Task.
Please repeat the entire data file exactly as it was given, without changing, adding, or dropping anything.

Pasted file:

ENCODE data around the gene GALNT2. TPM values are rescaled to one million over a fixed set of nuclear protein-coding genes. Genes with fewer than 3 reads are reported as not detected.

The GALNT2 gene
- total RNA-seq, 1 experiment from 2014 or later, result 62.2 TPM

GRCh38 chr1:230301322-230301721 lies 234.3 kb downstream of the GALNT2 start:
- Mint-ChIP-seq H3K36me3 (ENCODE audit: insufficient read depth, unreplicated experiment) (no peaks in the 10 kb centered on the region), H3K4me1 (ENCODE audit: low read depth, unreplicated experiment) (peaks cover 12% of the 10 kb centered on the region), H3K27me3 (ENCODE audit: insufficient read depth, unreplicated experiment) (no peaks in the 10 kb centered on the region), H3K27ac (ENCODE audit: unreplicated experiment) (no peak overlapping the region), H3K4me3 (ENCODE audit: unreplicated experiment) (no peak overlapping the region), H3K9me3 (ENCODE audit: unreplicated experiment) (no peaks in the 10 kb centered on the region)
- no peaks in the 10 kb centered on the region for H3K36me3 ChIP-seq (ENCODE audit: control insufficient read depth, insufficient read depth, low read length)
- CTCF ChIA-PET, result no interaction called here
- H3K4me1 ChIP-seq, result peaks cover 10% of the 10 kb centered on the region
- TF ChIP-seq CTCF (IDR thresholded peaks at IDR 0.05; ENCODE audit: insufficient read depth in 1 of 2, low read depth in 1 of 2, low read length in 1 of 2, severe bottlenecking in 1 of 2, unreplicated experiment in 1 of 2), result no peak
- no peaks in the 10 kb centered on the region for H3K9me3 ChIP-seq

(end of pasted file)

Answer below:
ENCODE data around the gene GALNT2. TPM values are rescaled to one million over a fixed set of nuclear protein-coding genes. Genes with fewer than 3 reads are reported as not detected.

The GALNT2 gene
- total RNA-seq, 1 experiment from 2014 or later, result 62.2 TPM

GRCh38 chr1:230301322-230301721 lies 234.3 kb downstream of the GALNT2 start:
- Mint-ChIP-seq H3K36me3 (ENCODE audit: insufficient read depth, unreplicated experiment) (no peaks in the 10 kb centered on the region), H3K4me1 (ENCODE audit: low read depth, unreplicated experiment) (peaks cover 12% of the 10 kb centered on the region), H3K27me3 (ENCODE audit: insufficient read depth, unreplicated experiment) (no peaks in the 10 kb centered on the region), H3K27ac (ENCODE audit: unreplicated experiment) (no peak overlapping the region), H3K4me3 (ENCODE audit: unreplicated experiment) (no peak overlapping the region), H3K9me3 (ENCODE audit: unreplicated experiment) (no peaks in the 10 kb centered on the region)
- no peaks in the 10 kb centered on the region for H3K36me3 ChIP-seq (ENCODE audit: control insufficient read depth, insufficient read depth, low read length)
- CTCF ChIA-PET, result no interaction called here
- H3K4me1 ChIP-seq, result peaks cover 10% of the 10 kb centered on the region
- TF ChIP-seq CTCF (IDR thresholded peaks at IDR 0.05; ENCODE audit: insufficient read depth in 1 of 2, low read depth in 1 of 2, low read length in 1 of 2, severe bottlenecking in 1 of 2, unreplicated experiment in 1 of 2), result no peak
- no peaks in the 10 kb centered on the region for H3K9me3 ChIP-seq